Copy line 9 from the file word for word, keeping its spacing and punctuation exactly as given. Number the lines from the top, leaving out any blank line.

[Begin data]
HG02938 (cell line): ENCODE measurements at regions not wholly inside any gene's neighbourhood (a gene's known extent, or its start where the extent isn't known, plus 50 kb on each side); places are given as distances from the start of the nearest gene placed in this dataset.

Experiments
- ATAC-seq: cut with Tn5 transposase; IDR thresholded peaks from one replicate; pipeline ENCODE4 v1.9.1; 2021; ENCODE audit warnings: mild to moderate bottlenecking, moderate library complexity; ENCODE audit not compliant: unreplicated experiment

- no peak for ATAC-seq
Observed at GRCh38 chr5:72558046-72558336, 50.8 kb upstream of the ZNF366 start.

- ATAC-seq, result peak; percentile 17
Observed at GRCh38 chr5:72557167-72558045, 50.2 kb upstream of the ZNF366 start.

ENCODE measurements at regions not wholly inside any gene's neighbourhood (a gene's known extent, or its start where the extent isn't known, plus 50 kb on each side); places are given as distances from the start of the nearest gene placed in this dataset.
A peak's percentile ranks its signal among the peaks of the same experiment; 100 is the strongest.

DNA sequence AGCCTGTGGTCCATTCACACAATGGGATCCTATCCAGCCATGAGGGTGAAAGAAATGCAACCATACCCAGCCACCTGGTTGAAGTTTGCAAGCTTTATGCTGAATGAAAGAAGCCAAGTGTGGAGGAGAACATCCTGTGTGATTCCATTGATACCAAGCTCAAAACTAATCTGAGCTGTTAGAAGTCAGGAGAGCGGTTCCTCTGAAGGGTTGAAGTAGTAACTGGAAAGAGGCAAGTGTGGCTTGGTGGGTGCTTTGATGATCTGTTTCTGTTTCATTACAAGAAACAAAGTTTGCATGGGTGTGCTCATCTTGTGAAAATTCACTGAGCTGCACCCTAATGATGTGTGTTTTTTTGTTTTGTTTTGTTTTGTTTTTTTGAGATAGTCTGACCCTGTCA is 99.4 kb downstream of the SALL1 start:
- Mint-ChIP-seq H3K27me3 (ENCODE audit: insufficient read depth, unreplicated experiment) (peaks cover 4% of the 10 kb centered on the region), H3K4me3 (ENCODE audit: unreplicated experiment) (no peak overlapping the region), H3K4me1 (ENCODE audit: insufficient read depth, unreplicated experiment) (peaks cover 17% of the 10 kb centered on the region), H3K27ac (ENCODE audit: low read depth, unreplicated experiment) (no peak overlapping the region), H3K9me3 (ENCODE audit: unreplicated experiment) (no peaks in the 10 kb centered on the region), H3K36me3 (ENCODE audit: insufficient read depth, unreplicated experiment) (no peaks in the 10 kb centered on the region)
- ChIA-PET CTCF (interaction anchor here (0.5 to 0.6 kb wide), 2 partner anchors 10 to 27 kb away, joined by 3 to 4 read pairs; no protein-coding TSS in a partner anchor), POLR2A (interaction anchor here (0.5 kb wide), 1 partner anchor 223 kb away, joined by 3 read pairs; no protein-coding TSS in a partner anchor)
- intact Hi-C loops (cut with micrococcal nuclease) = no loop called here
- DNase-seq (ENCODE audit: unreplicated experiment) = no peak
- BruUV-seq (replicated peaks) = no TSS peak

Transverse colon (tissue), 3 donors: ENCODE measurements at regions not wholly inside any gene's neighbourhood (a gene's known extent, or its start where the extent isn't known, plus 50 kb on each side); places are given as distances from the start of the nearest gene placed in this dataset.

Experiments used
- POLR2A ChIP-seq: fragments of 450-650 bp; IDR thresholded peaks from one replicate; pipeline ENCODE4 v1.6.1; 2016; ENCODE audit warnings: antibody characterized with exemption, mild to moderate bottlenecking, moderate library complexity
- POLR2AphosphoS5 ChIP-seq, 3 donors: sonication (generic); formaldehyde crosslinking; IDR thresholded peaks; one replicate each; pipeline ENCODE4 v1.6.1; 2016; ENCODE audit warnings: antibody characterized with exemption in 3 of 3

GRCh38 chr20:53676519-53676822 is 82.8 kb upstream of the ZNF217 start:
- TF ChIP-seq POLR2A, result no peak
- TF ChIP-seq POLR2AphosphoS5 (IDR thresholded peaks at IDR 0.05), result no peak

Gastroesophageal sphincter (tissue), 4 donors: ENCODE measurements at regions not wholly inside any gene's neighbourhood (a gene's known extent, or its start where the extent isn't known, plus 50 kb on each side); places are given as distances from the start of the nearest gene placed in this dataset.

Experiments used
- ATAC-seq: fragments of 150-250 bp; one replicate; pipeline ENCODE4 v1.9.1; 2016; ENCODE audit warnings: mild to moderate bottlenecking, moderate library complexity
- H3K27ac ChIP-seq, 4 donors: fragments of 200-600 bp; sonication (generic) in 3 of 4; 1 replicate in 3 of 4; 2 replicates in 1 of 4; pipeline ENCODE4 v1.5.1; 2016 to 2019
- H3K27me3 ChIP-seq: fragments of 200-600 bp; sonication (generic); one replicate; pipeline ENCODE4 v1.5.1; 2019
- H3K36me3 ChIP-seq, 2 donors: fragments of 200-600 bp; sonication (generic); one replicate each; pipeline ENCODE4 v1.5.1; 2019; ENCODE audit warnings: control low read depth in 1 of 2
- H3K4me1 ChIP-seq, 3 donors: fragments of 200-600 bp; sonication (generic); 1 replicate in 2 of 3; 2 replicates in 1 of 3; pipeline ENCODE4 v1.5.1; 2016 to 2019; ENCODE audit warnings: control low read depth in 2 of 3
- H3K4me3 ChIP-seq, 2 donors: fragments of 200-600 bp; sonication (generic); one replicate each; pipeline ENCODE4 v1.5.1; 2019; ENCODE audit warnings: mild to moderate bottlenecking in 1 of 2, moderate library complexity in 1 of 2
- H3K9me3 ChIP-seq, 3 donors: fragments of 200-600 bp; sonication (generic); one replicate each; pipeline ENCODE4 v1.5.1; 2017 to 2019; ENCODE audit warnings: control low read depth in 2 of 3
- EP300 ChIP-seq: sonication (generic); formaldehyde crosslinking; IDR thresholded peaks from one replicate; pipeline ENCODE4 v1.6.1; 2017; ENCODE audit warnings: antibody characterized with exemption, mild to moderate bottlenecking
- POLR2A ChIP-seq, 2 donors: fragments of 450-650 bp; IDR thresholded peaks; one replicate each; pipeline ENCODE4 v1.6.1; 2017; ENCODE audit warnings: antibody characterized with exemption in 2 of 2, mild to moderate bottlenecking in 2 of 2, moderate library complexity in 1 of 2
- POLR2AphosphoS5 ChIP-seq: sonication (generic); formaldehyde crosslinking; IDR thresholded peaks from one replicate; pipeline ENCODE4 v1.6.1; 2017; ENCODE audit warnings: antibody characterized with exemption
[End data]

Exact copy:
A peak's percentile ranks its signal among the peaks of the same experiment; 100 is the strongest.